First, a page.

As has happened many times in the past, above average undervaluation opportunities can be created during periods of market pessimism, when there are temporary problems affecting an industry or company, or during periods of investor concentration on new and exciting industries and companies growing earnings at above average rates and whose stock prices are even growing faster (e.g., currently some of the "FANG" stocks). The meteoric rise in the stock prices of the current in favor high growth stocks are usually fueled by a growing crowd of investors who believe that these exciting returns could last forever. In order to join the crowd chasing the latest fad, the new investors often have to raise funds and abandon their holdings in high-quality, more mature companies that may be situated in lower growth industries. The continuing liquidation in these companies, often selling at ridiculous prices relative to our assessment of their ability to create future free cash flow, can create even more undervaluation until the process eventually ends by value seekers who realize the opportunities in the ignored value stocks and have the patience to wait for the undervaluation to be recognized. At the same time little attention is being paid by the growth investors as to whether or not the rising market prices of the growth companies can be justified by company fundamentals, especially when the converted growth investors net worth is going up every day. In addition, the constant pressure to perform put on investment managers by some financial professionals who use relative performance as a key statistic in selecting investment products results in many money managers staying involved in these high-flying securities regardless of price. Although this time around, the "FANG" stocks (a common reference to four prominent technology companies) were mostly good companies, it is important to pay attention to the price being paid based on a company's realistic ability to generate future normalized free cash flow. Paying prices for good companies that cannot be justified based on future fundamental potential can result in a great company becoming a bad investment. By way of history, look at what happened to the successful investors in Microsoft and Cisco who made above average returns prior to the year 2000 (the year the NASDAQ topped). For the subsequent 10 to 15 years, investors in Microsoft and Cisco experienced poor returns as their stock prices not only declined. but had to wait until company fundamentals justified the current market prices.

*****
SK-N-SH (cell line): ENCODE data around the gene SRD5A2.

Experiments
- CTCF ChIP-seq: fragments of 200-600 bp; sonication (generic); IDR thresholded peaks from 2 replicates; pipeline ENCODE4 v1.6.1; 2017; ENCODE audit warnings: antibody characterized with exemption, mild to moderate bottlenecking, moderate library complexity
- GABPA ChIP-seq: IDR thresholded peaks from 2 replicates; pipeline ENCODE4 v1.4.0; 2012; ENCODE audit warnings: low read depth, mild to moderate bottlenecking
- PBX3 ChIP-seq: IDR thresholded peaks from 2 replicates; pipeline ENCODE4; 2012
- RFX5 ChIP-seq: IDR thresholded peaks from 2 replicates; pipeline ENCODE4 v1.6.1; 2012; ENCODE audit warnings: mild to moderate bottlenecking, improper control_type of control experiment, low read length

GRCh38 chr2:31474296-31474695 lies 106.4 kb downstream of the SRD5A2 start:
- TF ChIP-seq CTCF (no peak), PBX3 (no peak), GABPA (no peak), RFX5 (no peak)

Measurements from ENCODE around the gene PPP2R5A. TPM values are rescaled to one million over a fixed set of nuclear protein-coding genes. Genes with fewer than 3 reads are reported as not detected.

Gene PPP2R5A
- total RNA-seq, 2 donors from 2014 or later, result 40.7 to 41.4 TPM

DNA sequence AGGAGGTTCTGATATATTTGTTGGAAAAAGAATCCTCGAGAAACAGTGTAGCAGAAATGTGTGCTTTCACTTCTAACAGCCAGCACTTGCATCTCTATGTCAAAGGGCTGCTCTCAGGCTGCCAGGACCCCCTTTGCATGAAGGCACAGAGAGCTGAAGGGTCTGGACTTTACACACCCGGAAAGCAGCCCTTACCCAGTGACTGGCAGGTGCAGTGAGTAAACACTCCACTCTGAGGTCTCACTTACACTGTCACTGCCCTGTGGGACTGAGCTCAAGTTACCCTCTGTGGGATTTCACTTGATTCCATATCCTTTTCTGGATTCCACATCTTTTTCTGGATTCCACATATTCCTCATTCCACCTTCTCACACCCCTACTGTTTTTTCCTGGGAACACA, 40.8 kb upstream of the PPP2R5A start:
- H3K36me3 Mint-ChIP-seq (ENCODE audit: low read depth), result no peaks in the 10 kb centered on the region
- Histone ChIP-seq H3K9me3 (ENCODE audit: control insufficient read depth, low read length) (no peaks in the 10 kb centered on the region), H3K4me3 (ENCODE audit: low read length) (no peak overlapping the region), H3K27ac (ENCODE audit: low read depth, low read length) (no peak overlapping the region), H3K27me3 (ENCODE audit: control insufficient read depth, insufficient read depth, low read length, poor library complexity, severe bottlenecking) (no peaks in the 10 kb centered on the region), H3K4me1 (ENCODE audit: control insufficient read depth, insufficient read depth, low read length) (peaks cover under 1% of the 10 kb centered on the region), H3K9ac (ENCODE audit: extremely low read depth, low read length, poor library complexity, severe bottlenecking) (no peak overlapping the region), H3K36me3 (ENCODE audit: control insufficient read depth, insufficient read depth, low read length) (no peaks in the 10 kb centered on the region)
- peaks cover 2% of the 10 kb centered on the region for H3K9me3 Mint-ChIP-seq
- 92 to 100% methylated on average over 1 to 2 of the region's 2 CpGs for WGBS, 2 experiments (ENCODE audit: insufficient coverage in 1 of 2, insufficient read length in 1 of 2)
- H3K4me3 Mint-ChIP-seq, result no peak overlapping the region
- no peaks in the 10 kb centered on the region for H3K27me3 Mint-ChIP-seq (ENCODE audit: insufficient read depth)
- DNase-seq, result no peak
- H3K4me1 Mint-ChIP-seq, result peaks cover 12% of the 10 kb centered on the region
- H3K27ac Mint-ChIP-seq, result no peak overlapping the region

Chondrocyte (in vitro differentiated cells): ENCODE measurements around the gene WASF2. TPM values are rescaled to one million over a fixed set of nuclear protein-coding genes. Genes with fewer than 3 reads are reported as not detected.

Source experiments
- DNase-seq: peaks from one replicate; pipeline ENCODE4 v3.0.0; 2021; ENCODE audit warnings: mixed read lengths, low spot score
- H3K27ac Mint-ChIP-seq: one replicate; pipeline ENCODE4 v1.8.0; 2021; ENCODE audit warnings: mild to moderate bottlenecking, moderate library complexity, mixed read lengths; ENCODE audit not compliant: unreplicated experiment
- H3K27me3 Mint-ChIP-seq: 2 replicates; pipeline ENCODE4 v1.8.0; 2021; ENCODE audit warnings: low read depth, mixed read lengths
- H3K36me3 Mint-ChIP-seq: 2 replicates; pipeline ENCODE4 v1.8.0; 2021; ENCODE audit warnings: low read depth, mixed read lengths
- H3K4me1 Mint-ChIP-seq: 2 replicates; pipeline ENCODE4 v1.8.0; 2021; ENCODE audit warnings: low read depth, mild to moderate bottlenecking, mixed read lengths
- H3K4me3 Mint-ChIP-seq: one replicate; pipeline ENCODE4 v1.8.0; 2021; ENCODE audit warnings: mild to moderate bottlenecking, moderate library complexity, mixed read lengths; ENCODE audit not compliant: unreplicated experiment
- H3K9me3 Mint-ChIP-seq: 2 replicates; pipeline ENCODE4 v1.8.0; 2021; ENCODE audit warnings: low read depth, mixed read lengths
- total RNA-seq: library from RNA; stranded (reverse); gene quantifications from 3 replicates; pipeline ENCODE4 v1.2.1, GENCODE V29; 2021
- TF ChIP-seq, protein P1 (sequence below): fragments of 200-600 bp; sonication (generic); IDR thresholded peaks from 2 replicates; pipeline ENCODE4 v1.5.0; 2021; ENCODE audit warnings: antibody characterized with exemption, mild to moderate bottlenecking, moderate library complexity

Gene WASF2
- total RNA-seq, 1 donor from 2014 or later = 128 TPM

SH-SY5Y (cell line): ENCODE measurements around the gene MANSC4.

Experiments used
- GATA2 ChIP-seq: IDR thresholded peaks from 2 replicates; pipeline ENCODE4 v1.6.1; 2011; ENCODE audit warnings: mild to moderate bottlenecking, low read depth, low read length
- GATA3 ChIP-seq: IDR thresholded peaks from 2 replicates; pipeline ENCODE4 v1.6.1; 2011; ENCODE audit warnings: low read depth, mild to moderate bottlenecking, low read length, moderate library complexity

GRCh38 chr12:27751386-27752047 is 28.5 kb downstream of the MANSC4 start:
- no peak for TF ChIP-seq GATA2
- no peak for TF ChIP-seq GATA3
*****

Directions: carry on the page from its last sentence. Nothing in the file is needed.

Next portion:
Our recent performance has been positively affected by purchasing, or having the patience to hold, companies that we believe are severely undervalued with widening discounts created by short-term thinking, despite having sound balance sheets, growing free cash flow, and outstanding management teams who focus on sound fundamentals and strategies which are based on creating value for shareholders. Although the value discounts that existed at the beginning of the pandemic have narrowed somewhat, the Funds' current cash levels should enable us to take advantage of what we believe are undervalued opportunities but are waiting for the right prices to employ the cash, which is how we seek to control downside risk relative to upside reward. The material number of companies that we believe are still undervalued has been exacerbated by the by the long-term migration to passive index investing from active management. Currently, the S&P 500 Index is heavily influenced by the dominant "FANG"-type stocks that must be purchased as new monies come into the passive index funds. We believe the distortions created by the long-term migration to index investing is ready to reverse and a more realistic balance will soon be established between index investors and active managers. Our reversal prediction could result in some rotation from what we believe are overvalued "FANG"-like growth stocks to companies whose current prices, in our opinion, are undervalued and not reflective of their ability to produce normalized future free cash flow, their conservative balance sheets and strong management teams dedicated to building shareholder value.